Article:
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Title: Psychokinetic attempts on a random event based microcomputer test using imagery strategies
Author: Gissurarson, Loftur Reimar
ISNI:       0000 0001 3500 5766
Awarding Body: University of Edinburgh
Current Institution: University of Edinburgh
Date of Award: 1989
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This dissertation reports three pilot psychokinesis (PK) experiments and two imagery-based "training" PK experiments. The two imagery experiments attempted to increase PK scores (as measured by a computer test called "Synthia") of Ss through the practice of three visual-imagery strategies. In Synthia a trial is initiated by pressing the space-bar upon which the computer selects randomly one number. If this number corresponds to a target number randomly generated by the computer the trial is counted as a hit. A blue star appears on the computer screen and a beep sounds each time a hit is made in a feedback version of Synthia. In a nonfeedback version no such feedback is provided. The three strategies were process-oriented imagery (PO), goal-oriented imagery (GO), and end-oriented imagery (EO). In PO, Ss visualized energy building up inside their bodies and then sent it into the computer screen. In GO, Ss imagined the feedback (the beep and the star) provided for hits on the computer test. In EO, Ss visualized the final number of hits they wanted to achieve in each run on Synthia, and as shown on a display at the end of a 40-trial run. The three pilot studies were by and large conducted to test and refine the experimentation environment and the computer test. In the first imagery training study 24 selected Ss participated. Ss were divided into three groups of 8 Ss each. Each group practised one of the three imagery strategies on Synthia on six sessions. In the second imagery training study 52 selected Ss participated. Ss were divided into four groups of 13 Ss each. Three groups each practised one of the three imagery strategies on Synthia on four sessions. The fourth group was a control group which also did four sessions. Altogether 76 Ss participated in the two imagery experiments contributing to 352 "training" sessions. In both experiments the three imagery strategies resulted in neither significant PK scoring nor in an increase in PK scores over a period of time as had been predicted. The conclusion is drawn that PO, GO and EO do not work as a "training" method in a multi-session experimental set-up with a computer test such as the one employed. As predicted, Ss using PO spent significantly longer time on the PK task when they obtained feedback on their performance than in the absence of such feedback. Also as predicted, Ss using GO spent significantly longer time on the PK task in the presence of feedback than in the absence of feedback. This time effect was interpreted in terms of different degree of concentration. Three post-hoc findings were of interest: (1) In the latter imagery study, the control group increased marginally significantly (p=.051, 2-T) in total PK scores across sessions whereas the three imagery groups decreased nonsignificantly. Whilst acknowledging that this observation could be due to chance given the number of analyses conducted, a possible psi-based explanation discussed is that the experimenter psi-missed precognitively in deciding when to initiate the computer test. (2) In the second imagery experiment, the 27 "sheep" (those who believe in the existence of psi) showed a nonsignificant incline in PK scores between first and second half of the experiment, whereas the 12 "goats" (those who do not believe in the existence of psi) declined significantly (p=.009, 2-T). The difference between incline with sheep and decline with goats was significant (p=.007, 2-T). (3) Finally, an examination of 170 pilot / screening sessions indicated that the more Ss reported having had a PK experience the higher their PK scores tended to be on the computer test (an outcome of meta-analysis yielded z = 3.03, p=.001, 1-T). Three possible lines of research are suggested as a direct continuation of present experimentation.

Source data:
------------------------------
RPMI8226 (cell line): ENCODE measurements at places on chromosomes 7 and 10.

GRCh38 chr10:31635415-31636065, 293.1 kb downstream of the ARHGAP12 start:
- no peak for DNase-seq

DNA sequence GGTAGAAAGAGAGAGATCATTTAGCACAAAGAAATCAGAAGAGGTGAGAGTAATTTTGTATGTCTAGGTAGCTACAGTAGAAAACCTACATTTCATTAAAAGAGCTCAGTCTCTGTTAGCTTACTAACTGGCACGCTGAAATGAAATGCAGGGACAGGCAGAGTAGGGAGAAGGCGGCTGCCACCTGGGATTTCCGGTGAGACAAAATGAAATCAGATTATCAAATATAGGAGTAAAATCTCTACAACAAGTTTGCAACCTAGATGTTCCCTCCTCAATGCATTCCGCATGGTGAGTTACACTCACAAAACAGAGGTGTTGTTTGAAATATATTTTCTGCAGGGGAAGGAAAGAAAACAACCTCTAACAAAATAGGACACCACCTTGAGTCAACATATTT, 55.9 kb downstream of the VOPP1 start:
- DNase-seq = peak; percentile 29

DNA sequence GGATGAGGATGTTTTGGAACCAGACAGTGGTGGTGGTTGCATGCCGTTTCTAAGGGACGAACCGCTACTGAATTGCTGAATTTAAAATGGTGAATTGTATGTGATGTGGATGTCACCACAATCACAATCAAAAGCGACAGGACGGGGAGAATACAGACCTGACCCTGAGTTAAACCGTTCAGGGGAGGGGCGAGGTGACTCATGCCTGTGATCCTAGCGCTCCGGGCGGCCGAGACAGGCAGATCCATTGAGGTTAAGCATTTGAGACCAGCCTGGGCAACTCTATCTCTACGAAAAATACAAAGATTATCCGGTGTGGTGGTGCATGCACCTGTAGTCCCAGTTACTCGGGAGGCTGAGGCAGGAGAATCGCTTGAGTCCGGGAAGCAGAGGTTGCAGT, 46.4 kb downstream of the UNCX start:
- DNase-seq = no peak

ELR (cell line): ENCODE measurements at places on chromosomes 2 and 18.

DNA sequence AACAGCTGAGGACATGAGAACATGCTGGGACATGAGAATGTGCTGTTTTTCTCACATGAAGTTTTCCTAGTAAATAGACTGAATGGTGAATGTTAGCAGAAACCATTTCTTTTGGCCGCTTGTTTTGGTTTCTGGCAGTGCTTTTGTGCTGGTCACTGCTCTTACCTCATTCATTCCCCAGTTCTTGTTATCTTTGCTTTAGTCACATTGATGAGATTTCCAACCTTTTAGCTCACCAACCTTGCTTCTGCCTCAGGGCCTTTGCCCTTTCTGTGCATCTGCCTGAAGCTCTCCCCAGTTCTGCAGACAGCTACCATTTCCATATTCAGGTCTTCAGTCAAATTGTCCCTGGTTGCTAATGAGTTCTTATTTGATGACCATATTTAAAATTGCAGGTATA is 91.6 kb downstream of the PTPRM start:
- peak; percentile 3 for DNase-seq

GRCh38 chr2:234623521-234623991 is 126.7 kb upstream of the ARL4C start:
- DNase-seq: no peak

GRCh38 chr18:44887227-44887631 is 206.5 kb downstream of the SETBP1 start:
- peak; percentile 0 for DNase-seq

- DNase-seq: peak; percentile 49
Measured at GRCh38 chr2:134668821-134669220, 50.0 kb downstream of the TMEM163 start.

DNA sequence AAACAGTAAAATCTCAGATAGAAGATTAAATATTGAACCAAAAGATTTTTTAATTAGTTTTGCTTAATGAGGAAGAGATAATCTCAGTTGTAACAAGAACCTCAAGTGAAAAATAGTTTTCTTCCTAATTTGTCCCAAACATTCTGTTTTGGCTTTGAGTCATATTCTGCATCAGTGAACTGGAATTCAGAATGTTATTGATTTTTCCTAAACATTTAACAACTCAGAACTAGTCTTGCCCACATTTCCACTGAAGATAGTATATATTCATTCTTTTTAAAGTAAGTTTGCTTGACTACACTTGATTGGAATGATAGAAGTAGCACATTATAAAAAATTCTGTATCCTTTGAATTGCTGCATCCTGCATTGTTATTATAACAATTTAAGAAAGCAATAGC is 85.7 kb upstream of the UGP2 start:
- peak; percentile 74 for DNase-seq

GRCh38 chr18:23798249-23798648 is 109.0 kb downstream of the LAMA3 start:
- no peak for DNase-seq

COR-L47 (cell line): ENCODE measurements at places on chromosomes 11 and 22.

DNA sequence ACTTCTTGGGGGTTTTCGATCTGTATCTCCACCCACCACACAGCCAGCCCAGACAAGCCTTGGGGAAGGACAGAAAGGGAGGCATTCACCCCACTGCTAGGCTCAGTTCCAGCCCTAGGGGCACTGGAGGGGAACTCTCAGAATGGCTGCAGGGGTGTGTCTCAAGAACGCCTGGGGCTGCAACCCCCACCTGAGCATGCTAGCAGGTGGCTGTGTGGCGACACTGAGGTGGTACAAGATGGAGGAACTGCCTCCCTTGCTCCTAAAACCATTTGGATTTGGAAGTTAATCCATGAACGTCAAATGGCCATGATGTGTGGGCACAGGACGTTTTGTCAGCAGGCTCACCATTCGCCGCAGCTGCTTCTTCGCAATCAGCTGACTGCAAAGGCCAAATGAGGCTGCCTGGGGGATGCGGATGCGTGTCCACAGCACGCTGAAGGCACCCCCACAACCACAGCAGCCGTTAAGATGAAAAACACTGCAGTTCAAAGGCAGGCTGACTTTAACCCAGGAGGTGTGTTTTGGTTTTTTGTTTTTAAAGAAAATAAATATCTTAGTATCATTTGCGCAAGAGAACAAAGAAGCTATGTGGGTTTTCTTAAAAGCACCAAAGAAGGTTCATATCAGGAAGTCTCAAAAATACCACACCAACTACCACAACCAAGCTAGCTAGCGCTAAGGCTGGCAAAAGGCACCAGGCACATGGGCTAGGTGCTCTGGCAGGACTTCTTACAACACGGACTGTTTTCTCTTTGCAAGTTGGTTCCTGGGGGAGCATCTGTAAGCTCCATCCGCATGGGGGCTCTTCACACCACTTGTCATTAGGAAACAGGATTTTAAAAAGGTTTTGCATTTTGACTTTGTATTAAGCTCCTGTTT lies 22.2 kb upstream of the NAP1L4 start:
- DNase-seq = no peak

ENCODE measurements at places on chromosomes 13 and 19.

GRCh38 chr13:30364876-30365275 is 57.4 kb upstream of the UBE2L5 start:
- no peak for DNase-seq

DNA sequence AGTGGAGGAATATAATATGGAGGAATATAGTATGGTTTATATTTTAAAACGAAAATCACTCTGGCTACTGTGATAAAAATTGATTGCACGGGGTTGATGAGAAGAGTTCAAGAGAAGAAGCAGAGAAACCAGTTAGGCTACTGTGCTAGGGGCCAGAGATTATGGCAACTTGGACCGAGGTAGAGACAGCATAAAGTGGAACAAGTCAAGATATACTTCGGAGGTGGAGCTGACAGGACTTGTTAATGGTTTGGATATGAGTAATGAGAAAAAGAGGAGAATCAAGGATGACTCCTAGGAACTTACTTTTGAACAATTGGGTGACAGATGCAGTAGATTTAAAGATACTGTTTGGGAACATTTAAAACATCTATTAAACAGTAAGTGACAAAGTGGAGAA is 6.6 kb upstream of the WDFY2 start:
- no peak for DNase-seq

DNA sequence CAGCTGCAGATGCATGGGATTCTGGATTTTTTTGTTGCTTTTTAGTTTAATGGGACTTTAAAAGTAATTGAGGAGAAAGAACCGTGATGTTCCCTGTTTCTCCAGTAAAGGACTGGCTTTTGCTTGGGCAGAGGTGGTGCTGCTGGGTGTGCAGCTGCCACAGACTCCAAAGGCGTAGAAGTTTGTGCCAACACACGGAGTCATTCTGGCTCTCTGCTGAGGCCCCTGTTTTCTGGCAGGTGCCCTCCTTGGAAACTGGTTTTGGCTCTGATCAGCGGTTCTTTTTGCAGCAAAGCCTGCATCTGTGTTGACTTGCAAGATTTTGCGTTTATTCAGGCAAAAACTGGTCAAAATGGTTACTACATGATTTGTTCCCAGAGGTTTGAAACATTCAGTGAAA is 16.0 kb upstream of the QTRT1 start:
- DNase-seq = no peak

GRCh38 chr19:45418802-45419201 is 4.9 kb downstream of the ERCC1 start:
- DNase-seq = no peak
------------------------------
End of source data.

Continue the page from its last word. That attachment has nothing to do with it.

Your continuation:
Supervisor: Not available Sponsor: Not available
Qualification Name: Thesis (Ph.D.) Qualification Level: Doctoral
EThOS ID:  DOI: Not available
Keywords: Parapsychology][Mental imagery